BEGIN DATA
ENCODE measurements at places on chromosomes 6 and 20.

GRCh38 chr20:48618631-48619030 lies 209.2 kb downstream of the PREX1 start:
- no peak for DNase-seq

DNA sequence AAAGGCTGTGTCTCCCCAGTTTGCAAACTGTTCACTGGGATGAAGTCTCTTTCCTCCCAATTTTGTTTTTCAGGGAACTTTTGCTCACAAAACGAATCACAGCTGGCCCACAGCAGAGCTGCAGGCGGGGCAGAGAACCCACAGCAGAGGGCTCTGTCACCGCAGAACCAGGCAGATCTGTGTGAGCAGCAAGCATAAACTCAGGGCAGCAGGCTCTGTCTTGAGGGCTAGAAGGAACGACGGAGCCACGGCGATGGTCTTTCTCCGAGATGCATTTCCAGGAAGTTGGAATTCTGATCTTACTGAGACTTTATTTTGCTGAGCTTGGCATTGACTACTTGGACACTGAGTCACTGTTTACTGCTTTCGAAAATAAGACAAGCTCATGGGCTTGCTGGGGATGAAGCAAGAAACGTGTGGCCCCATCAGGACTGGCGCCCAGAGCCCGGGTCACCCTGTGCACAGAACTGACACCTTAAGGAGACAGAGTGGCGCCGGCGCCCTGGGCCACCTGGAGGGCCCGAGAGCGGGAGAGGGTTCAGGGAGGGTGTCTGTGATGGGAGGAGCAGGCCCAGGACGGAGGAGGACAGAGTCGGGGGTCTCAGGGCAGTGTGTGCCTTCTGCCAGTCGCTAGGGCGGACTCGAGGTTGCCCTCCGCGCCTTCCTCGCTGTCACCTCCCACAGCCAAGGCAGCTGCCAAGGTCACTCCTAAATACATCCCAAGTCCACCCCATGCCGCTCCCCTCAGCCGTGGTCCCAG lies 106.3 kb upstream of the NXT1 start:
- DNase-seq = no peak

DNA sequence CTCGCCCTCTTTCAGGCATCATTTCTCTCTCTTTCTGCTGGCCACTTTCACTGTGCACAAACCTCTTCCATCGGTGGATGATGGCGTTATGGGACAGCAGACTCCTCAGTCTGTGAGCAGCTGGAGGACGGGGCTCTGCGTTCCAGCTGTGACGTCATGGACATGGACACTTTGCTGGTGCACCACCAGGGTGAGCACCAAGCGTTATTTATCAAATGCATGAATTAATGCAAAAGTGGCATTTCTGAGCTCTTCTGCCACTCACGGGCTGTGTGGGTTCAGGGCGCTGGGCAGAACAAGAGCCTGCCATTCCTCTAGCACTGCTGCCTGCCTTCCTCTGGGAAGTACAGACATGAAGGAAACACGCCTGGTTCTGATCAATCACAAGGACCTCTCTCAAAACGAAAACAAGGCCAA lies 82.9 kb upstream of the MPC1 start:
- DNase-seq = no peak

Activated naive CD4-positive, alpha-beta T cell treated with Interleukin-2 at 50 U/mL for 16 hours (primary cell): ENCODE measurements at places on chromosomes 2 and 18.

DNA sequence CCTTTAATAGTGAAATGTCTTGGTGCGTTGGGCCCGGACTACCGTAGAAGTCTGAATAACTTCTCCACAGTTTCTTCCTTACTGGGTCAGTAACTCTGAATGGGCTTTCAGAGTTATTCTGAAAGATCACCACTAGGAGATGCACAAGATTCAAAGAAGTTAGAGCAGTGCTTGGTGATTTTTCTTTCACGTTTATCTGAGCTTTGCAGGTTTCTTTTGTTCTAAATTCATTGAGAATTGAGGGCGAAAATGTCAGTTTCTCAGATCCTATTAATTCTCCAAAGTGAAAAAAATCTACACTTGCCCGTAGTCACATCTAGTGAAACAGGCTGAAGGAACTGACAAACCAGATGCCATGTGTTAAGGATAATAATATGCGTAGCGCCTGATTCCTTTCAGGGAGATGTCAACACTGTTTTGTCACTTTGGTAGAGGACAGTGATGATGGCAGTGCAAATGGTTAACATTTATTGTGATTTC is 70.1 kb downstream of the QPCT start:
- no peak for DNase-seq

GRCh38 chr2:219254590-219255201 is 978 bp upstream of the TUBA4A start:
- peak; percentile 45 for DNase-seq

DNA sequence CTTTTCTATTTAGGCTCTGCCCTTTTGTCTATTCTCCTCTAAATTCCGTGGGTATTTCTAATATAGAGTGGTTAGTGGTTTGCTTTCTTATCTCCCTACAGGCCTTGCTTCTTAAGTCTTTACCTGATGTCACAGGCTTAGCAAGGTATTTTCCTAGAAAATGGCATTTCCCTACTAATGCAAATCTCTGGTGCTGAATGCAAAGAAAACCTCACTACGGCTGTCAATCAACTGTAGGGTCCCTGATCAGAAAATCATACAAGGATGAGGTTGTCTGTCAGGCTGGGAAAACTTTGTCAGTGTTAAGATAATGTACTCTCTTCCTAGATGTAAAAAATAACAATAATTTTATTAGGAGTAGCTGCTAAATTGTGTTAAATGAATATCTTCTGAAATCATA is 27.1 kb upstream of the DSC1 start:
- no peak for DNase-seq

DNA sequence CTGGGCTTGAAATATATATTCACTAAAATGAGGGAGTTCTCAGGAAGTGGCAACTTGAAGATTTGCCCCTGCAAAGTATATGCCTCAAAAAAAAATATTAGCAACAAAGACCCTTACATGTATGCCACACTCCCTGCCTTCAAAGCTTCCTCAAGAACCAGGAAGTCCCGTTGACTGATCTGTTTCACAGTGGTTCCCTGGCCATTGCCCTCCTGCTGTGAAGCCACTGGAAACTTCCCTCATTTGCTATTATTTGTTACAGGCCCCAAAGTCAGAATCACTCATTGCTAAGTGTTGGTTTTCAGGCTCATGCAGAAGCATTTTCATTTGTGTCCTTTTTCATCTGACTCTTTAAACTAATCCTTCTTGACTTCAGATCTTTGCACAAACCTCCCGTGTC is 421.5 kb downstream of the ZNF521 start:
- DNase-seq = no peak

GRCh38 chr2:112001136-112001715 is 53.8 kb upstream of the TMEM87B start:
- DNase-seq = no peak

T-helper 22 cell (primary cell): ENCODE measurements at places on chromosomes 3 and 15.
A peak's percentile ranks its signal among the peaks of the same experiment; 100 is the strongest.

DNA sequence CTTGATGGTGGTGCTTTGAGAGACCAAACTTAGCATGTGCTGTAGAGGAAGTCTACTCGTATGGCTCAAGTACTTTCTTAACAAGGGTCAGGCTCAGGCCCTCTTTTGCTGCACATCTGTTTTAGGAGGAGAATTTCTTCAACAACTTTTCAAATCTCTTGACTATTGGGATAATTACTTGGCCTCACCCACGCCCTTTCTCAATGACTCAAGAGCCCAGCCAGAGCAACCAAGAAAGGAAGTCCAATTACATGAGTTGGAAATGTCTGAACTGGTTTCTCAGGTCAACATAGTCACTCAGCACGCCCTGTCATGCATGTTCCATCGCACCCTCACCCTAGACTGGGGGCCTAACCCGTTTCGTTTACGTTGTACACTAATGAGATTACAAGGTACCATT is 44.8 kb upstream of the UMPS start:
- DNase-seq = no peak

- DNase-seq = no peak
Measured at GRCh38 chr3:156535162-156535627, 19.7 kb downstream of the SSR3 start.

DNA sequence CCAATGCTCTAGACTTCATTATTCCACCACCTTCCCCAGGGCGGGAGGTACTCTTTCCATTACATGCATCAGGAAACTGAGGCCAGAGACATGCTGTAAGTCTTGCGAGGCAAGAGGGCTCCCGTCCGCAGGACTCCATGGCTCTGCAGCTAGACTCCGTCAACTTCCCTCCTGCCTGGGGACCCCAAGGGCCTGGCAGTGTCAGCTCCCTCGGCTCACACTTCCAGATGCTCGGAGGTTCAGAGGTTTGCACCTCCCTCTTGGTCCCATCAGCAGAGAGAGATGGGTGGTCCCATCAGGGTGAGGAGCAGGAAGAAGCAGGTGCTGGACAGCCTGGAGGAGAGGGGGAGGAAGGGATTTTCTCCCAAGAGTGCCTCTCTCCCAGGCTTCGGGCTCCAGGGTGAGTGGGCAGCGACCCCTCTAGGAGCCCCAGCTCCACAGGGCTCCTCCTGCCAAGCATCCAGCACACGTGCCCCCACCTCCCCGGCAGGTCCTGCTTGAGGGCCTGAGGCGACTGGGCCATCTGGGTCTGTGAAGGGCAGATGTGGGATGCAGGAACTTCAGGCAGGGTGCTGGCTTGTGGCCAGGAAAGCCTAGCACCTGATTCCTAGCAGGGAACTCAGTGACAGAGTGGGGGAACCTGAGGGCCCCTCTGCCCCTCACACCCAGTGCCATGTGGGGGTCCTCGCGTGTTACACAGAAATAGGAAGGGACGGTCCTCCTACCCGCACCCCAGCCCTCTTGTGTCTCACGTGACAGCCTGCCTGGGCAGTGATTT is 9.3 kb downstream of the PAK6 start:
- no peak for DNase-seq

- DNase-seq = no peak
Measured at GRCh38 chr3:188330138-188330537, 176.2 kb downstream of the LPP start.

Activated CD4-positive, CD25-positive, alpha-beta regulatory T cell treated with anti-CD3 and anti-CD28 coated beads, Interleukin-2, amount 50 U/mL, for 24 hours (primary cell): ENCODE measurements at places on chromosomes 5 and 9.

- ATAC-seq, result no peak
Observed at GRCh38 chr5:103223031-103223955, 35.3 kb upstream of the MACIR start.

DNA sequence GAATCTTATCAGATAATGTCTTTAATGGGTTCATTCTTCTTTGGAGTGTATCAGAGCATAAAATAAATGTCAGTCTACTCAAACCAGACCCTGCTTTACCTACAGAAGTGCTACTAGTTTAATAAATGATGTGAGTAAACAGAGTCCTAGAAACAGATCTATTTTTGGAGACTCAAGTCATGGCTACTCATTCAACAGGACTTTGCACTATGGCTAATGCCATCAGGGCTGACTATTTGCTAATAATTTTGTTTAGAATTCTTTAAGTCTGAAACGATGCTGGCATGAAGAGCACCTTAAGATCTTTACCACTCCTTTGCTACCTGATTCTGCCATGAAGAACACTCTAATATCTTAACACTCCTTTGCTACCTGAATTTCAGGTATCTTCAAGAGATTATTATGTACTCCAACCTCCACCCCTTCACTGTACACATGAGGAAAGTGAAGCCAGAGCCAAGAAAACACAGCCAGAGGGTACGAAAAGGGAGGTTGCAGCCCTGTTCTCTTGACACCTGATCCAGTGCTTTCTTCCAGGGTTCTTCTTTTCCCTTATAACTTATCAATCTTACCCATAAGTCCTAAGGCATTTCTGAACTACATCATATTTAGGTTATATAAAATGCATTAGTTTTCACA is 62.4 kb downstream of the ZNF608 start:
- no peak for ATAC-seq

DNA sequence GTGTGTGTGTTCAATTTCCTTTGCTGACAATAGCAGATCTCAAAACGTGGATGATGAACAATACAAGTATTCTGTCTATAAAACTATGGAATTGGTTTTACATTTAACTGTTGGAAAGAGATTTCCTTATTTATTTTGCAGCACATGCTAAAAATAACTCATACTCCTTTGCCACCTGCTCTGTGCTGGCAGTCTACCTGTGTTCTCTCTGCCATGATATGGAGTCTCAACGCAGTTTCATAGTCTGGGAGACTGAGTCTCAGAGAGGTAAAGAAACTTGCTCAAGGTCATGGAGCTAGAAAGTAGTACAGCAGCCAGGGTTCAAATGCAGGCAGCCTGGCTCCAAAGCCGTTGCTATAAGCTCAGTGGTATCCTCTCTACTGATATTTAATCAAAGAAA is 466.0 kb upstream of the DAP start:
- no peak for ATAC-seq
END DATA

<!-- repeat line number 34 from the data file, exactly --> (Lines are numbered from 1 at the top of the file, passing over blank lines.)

DNA sequence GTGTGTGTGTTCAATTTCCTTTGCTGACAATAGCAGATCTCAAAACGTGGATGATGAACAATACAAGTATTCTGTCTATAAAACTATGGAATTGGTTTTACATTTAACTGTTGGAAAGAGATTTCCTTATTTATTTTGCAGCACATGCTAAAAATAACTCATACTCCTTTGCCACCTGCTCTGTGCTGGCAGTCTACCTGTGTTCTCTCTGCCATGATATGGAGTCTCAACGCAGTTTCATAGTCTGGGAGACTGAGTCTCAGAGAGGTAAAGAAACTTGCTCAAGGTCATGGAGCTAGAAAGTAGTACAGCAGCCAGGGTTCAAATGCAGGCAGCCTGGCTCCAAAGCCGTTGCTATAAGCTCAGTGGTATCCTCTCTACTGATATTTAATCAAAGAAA is 466.0 kb upstream of the DAP start: